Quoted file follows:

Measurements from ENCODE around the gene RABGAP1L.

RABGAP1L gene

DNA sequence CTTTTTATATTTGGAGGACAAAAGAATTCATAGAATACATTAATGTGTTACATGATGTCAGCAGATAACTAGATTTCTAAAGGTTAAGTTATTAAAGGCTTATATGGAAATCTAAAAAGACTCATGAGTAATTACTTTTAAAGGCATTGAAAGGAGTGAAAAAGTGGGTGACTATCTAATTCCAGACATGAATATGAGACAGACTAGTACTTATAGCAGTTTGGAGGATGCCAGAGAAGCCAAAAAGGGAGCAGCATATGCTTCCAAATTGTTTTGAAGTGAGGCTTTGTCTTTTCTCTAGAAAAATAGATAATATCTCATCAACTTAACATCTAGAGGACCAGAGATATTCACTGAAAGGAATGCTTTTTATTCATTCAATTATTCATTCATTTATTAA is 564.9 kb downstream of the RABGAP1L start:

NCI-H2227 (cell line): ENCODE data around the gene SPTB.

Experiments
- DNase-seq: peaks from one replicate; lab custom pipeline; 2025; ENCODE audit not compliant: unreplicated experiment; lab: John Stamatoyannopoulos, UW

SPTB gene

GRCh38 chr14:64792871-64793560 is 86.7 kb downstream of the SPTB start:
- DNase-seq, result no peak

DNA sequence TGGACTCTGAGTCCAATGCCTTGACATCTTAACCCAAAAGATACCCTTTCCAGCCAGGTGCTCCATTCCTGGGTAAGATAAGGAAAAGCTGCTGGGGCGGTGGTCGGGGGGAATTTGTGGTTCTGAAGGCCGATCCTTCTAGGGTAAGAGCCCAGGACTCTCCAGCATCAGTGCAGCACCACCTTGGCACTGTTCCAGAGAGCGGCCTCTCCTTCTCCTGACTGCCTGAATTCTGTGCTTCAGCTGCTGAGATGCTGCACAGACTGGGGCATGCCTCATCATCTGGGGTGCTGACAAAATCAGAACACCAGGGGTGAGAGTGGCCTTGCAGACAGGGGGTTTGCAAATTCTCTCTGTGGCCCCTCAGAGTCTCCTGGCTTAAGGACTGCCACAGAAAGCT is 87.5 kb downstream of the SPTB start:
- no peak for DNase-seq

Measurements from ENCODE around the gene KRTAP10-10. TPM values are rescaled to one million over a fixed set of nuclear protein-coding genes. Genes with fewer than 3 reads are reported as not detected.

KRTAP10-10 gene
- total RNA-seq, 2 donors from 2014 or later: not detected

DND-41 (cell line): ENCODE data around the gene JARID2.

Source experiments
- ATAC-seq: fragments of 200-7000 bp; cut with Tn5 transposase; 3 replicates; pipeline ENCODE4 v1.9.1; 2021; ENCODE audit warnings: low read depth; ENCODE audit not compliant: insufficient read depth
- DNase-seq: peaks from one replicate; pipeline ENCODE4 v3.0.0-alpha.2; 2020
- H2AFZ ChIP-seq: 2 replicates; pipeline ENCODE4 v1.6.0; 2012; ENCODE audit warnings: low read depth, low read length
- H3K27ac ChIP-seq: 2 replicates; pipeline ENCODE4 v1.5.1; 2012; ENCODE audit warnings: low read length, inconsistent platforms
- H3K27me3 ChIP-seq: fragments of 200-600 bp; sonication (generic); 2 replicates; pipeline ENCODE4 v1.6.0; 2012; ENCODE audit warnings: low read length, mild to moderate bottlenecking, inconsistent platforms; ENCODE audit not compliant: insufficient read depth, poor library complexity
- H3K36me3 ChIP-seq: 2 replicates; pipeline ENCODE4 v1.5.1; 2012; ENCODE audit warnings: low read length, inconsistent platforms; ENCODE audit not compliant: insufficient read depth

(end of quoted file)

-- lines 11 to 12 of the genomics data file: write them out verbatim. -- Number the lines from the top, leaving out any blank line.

- no peak for DNase-seq

Measurements from ENCODE around the gene KRTAP10-10. TPM values are rescaled to one million over a fixed set of nuclear protein-coding genes. Genes with fewer than 3 reads are reported as not detected.